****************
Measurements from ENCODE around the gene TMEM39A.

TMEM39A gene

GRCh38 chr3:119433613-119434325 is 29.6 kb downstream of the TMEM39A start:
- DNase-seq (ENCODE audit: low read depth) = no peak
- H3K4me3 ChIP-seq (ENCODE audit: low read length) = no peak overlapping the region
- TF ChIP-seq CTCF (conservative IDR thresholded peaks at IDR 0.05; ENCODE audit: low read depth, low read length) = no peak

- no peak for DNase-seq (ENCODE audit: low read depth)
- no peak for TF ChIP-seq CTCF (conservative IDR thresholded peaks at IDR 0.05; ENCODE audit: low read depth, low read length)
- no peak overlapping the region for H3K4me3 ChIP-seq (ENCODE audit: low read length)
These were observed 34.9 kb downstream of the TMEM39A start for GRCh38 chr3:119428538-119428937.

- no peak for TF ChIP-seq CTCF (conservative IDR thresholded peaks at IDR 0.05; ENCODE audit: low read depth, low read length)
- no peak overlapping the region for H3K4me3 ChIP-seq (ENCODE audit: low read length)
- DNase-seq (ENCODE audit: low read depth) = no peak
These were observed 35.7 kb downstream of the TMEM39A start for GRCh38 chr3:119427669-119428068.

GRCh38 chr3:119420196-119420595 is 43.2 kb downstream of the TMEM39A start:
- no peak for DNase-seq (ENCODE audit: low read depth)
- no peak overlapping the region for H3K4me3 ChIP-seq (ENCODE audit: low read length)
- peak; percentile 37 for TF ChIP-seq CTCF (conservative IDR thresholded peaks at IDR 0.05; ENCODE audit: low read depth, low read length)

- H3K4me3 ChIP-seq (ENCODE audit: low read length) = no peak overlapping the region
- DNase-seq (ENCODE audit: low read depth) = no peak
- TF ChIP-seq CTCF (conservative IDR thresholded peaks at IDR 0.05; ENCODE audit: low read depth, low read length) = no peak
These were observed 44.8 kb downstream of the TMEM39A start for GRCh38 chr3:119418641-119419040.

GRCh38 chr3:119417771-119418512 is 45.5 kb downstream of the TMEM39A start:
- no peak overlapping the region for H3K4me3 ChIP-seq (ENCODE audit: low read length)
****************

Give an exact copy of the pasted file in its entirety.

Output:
Measurements from ENCODE around the gene TMEM39A.

TMEM39A gene

GRCh38 chr3:119433613-119434325 is 29.6 kb downstream of the TMEM39A start:
- DNase-seq (ENCODE audit: low read depth) = no peak
- H3K4me3 ChIP-seq (ENCODE audit: low read length) = no peak overlapping the region
- TF ChIP-seq CTCF (conservative IDR thresholded peaks at IDR 0.05; ENCODE audit: low read depth, low read length) = no peak

- no peak for DNase-seq (ENCODE audit: low read depth)
- no peak for TF ChIP-seq CTCF (conservative IDR thresholded peaks at IDR 0.05; ENCODE audit: low read depth, low read length)
- no peak overlapping the region for H3K4me3 ChIP-seq (ENCODE audit: low read length)
These were observed 34.9 kb downstream of the TMEM39A start for GRCh38 chr3:119428538-119428937.

- no peak for TF ChIP-seq CTCF (conservative IDR thresholded peaks at IDR 0.05; ENCODE audit: low read depth, low read length)
- no peak overlapping the region for H3K4me3 ChIP-seq (ENCODE audit: low read length)
- DNase-seq (ENCODE audit: low read depth) = no peak
These were observed 35.7 kb downstream of the TMEM39A start for GRCh38 chr3:119427669-119428068.

GRCh38 chr3:119420196-119420595 is 43.2 kb downstream of the TMEM39A start:
- no peak for DNase-seq (ENCODE audit: low read depth)
- no peak overlapping the region for H3K4me3 ChIP-seq (ENCODE audit: low read length)
- peak; percentile 37 for TF ChIP-seq CTCF (conservative IDR thresholded peaks at IDR 0.05; ENCODE audit: low read depth, low read length)

- H3K4me3 ChIP-seq (ENCODE audit: low read length) = no peak overlapping the region
- DNase-seq (ENCODE audit: low read depth) = no peak
- TF ChIP-seq CTCF (conservative IDR thresholded peaks at IDR 0.05; ENCODE audit: low read depth, low read length) = no peak
These were observed 44.8 kb downstream of the TMEM39A start for GRCh38 chr3:119418641-119419040.

GRCh38 chr3:119417771-119418512 is 45.5 kb downstream of the TMEM39A start:
- no peak overlapping the region for H3K4me3 ChIP-seq (ENCODE audit: low read length)